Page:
Conduct book  

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"In the twentieth century, scholars usually situated Il Galateo among the courtesy books and conduct manuals that were very popular during the Renaissance. In addition to Castiglione’s celebrated The Book of the Courtier, other important Italian treatises and dialogues include Alessandro Piccolomini’s Moral institutione (1560), Luigi Cornaro’s Treatise on the Sober Life (1558-1565), and Stefano Guazzo’s Art of Civil Conversation (1579)." --Sholem Stein

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Train wreck at Montparnasse (October 22, 1895) by Studio Lévy and Sons.
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Train wreck at Montparnasse (October 22, 1895) by Studio Lévy and Sons.

Conduct books are a genre of books that attempt to educate the reader on social norms. As a genre, they began in the mid-to-late Middle Ages, although antecedents such as The Maxims of Ptahhotep (ca. 2350 BC) are among the earliest surviving works. Conduct books remained popular through the 18th century, although they gradually declined with the advent of the novel.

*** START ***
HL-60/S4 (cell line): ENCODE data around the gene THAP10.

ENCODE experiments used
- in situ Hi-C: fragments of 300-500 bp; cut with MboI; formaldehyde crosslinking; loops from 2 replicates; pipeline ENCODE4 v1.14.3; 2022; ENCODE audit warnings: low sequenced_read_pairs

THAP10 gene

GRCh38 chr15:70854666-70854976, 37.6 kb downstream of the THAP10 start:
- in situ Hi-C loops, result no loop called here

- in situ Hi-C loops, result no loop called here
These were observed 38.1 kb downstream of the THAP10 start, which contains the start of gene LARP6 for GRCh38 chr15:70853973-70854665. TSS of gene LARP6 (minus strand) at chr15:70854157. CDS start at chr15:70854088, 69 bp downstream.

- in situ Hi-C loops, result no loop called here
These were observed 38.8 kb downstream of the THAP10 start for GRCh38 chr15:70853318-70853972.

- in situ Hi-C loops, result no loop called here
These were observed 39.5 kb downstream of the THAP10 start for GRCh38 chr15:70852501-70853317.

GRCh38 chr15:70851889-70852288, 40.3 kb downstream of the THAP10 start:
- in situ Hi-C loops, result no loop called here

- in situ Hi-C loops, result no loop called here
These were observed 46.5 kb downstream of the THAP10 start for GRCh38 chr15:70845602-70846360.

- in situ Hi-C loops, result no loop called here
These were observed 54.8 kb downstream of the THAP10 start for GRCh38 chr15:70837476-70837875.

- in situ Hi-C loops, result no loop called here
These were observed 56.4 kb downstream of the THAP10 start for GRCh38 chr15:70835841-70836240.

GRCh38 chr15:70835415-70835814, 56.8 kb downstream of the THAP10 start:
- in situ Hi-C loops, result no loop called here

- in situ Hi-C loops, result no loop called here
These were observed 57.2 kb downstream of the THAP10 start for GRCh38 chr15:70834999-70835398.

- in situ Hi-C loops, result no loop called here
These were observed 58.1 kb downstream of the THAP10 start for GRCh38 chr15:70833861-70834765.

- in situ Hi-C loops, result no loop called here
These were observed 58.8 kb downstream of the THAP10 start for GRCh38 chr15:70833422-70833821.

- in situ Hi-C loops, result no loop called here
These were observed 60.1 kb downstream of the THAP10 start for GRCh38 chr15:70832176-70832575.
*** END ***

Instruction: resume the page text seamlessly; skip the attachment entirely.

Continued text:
See also

conduct, An Essay on the Art of Ingeniously Tormenting




Unless indicated otherwise, the text in this article is either based on Wikipedia article "Conduct book" or another language Wikipedia page thereof used under the terms of the GNU Free Documentation License; or on original research by Jahsonic and friends. See Art and Popular Culture's copyright notice.

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